Federal protections for renters officially expired on July 1, ending protections for millions of tenants and families in America still struggling to recover financially from the COVID-19 pandemic.
Going forward, this means that any and all rents must be paid in full every month, and a landlord is within their rights to evict or sue a tenant for unpaid rent. However, landlords are still prohibited from suing or evicting a tenant for unpaid rent accumulated between March 2020 and September 2021.
Additionally, local governing bodies are now permitted to create laws to extend tenant protections. Alex Entrekin, a housing attorney at the Legal Aid Foundation of Santa Barbara, said Legal Aid is anticipating an increase of tenants seeking help and more landlords taking tenants to court. “It’s hard to know for sure,” he said. “But we’ve seen spikes, and we anticipate that we’ll be seeing more.”
An analysis by the National Equity Atlas and the Right to the City Alliance estimated more than 700,000 households in California to have rent debt, with households having an average of $4,600 in rent debt. These estimates are based on Census Household Pulse data, collected between April 27 and May 9, 2022.
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In June 2021, Governor Gavin Newsom signed off on a $5.5 billion rental relief package, vowing to pay off 100 percent of Californians unpaid rent to those who applied for rental assistance by the deadline of March 31, 2022.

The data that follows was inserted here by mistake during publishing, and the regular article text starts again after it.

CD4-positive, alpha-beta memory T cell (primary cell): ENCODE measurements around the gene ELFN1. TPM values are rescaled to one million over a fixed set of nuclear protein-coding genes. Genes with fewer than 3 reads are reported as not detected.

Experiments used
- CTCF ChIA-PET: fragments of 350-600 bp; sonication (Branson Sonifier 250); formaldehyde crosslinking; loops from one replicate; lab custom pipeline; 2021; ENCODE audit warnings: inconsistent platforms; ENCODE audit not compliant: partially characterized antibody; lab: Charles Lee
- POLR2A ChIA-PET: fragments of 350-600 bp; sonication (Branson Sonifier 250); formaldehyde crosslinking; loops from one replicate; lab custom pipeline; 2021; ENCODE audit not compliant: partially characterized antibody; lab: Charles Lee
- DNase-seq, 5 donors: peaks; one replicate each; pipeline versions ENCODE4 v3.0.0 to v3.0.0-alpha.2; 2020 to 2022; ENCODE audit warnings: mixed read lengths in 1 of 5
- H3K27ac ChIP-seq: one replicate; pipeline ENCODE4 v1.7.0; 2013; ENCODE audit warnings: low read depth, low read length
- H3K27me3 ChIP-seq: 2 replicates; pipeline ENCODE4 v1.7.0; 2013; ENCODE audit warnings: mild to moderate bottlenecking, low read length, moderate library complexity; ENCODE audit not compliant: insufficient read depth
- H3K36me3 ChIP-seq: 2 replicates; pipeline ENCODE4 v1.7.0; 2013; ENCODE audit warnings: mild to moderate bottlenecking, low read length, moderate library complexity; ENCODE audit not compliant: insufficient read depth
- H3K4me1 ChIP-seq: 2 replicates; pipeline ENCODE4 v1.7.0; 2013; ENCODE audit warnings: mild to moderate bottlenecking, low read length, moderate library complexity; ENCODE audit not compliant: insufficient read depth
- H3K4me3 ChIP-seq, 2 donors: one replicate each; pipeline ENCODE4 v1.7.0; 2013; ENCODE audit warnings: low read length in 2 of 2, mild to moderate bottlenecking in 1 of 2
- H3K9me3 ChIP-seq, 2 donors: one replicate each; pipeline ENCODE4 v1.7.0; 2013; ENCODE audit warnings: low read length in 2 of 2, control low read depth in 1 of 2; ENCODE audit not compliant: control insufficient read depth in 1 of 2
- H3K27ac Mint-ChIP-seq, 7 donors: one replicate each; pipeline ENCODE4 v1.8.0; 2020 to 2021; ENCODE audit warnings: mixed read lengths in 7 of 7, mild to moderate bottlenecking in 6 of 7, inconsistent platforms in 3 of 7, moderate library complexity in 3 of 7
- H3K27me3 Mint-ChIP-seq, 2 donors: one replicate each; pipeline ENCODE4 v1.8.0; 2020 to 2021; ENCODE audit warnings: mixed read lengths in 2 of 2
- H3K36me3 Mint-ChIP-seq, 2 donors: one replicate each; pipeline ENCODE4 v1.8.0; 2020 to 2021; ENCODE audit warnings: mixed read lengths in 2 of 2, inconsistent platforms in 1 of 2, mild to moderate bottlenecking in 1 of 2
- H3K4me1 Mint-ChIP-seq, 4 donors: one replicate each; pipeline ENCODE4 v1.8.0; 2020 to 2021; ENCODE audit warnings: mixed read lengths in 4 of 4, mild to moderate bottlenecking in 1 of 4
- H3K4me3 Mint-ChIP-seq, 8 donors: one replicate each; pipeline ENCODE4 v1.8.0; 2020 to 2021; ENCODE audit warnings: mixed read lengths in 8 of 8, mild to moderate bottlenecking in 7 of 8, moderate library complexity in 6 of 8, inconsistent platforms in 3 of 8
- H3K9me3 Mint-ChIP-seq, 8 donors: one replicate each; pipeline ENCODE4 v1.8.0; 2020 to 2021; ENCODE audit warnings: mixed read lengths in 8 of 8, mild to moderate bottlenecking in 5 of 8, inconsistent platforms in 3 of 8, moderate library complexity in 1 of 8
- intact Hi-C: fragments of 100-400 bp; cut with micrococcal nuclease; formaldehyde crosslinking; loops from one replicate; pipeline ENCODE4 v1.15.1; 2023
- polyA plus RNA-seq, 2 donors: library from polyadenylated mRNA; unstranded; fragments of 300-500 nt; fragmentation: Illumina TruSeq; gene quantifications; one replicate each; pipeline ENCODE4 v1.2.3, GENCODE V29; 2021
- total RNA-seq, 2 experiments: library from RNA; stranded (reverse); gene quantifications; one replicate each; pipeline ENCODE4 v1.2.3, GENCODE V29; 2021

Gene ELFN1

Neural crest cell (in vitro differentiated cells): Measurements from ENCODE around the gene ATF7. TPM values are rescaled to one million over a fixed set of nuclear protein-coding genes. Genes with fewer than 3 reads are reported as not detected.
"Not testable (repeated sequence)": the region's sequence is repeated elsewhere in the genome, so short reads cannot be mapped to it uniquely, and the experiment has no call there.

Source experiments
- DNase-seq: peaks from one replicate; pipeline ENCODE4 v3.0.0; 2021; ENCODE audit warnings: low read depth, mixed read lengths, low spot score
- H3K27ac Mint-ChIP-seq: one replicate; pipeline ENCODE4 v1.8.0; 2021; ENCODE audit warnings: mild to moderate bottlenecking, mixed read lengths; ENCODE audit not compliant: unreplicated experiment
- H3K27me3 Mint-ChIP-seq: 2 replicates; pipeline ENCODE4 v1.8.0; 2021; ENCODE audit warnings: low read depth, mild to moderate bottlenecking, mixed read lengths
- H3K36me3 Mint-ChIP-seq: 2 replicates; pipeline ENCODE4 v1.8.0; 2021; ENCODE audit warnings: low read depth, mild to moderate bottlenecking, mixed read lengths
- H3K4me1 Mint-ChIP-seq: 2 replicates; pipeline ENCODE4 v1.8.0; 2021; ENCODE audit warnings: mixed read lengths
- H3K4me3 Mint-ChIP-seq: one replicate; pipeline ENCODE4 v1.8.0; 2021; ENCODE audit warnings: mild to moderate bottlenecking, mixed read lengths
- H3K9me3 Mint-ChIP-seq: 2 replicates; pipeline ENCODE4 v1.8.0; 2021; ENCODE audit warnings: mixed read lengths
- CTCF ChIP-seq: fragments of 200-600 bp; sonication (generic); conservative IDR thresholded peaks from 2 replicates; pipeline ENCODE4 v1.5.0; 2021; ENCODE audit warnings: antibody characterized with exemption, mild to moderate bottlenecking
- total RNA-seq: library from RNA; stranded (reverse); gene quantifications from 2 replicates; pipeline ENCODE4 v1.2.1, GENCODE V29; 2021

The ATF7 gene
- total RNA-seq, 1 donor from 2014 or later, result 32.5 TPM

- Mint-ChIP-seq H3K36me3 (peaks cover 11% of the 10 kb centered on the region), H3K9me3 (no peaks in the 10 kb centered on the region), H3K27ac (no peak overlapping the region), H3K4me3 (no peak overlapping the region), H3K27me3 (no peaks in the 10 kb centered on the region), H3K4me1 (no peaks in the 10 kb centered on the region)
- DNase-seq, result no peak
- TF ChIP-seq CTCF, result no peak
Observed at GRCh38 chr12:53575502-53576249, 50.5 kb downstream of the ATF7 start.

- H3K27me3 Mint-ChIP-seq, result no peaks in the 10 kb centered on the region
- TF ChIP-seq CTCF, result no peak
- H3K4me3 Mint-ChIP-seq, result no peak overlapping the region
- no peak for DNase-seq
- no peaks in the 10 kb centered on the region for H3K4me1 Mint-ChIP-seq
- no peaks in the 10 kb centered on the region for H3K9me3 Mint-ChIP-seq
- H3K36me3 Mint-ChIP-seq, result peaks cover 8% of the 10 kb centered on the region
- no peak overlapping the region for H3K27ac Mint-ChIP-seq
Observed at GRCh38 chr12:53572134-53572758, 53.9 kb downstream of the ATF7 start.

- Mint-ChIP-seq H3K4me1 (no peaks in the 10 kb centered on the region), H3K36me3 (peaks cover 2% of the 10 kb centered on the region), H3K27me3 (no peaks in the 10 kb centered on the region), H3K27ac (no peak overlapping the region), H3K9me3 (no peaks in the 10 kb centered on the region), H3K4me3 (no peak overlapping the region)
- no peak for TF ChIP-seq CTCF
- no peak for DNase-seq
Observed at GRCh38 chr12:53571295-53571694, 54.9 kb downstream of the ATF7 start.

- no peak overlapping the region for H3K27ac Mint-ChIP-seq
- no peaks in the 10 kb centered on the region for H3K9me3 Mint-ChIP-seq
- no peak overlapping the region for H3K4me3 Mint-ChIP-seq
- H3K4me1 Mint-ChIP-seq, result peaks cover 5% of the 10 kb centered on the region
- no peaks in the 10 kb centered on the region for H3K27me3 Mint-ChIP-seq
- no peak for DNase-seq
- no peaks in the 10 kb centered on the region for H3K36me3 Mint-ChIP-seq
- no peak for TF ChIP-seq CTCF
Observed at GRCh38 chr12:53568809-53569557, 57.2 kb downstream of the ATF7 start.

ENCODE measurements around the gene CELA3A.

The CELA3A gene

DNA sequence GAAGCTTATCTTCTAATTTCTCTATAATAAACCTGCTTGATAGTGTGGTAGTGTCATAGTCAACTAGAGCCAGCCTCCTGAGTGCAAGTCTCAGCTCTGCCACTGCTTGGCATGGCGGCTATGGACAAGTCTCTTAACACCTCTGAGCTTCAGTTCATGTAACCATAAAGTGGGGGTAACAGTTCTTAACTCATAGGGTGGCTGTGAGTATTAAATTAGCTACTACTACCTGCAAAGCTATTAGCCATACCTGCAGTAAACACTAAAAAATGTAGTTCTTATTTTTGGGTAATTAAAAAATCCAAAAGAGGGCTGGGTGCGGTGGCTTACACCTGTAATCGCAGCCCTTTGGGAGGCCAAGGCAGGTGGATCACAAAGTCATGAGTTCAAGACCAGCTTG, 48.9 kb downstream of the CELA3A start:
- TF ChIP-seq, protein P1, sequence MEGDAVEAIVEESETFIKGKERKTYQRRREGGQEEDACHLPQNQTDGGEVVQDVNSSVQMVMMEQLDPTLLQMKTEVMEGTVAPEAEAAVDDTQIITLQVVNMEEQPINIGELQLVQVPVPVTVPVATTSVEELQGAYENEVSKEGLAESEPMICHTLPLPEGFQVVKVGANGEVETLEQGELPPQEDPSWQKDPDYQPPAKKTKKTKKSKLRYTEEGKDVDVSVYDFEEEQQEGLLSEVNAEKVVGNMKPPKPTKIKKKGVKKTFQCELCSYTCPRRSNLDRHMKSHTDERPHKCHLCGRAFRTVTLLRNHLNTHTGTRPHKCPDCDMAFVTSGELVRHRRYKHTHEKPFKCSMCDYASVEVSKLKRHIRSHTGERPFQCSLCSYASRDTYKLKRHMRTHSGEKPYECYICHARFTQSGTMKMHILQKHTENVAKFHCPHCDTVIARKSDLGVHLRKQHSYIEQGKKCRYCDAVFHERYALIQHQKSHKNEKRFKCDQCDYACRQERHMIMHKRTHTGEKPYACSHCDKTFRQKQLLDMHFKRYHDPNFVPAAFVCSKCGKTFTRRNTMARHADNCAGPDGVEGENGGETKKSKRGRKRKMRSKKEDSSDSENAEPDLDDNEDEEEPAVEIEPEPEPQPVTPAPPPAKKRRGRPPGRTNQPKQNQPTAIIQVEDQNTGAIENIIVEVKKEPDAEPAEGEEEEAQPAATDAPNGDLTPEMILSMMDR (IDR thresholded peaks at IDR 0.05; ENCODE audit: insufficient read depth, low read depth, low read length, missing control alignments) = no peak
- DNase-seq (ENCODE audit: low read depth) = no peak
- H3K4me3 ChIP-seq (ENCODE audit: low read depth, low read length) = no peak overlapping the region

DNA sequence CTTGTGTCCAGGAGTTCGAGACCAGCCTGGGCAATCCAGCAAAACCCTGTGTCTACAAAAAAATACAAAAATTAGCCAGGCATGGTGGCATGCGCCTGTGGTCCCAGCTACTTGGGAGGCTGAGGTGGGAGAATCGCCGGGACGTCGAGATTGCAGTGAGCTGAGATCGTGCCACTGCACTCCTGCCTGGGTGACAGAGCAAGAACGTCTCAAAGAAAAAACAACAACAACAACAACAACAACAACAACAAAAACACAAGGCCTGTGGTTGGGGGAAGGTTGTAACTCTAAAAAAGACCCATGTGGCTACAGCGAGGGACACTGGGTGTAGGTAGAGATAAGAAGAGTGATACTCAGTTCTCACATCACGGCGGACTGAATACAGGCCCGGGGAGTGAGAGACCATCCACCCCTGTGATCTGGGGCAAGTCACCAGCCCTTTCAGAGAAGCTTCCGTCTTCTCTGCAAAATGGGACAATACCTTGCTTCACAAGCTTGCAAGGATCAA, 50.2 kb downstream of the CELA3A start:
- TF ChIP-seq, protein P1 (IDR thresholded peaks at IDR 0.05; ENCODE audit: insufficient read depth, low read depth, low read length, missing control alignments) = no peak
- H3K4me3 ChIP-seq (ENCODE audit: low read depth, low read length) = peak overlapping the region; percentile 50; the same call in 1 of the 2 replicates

Steve Ortiz, CEO of United Way of Santa Barbara County, said 3,327 households in the county have received aid, and more than 3,000 applications are still being processed. In total, more than $25 million in rental assistance has been distributed to renters in Santa Barbara County. This money comes from federal and state funding, Ortiz said, from numerous organizations that have periodically given funds since the pandemic began.
A major issue with the distribution of rental aid has been the wait time, with a massive influx of applications creating a delay in distributing funds. United Way has not accepted any applications after March 31 of this year, and Ortiz said there are still 3,153 applications being processed. Some of these could be duplicate applications, and all would need to be verified to know the true number of people waiting to receive aid.
Another potential problem Ortiz raised was the remaining funds for rental assistance. United Way currently has about $11 million in funds left, but if all current applicants were approved, Ortiz said it would require more than $30 million. California has the funds, he said, but the county would need to request further aid. “It is available, but the county has to request additional funding,” Ortiz said. Currently, it is unclear if Santa Barbara County plans to request these funds.
For some landlords, the end of these protections is a relief. Attorney Betty Jeppesen, president of the Santa Barbara Rental Property Association, said she has represented several Santa Barbara property owners who’ve struggled with tenants refusing to apply for rental assistance. “There was a lot of confusion and reluctance with tenants applying [for rental assistance],” she said, explaining that most tenants did not give an explanation for their refusal to apply.
The majority of SBRPA members are “mom and pop” landlords, Jeppesen said, only owning a handful of properties. “Some have been without income on properties for over two years now,” she said. “But their insurance, property maintenance, property managers, and taxes have only gone up.”
Editor’s Note: This story was updated on July 6 to add comments from Betty Jeppesen.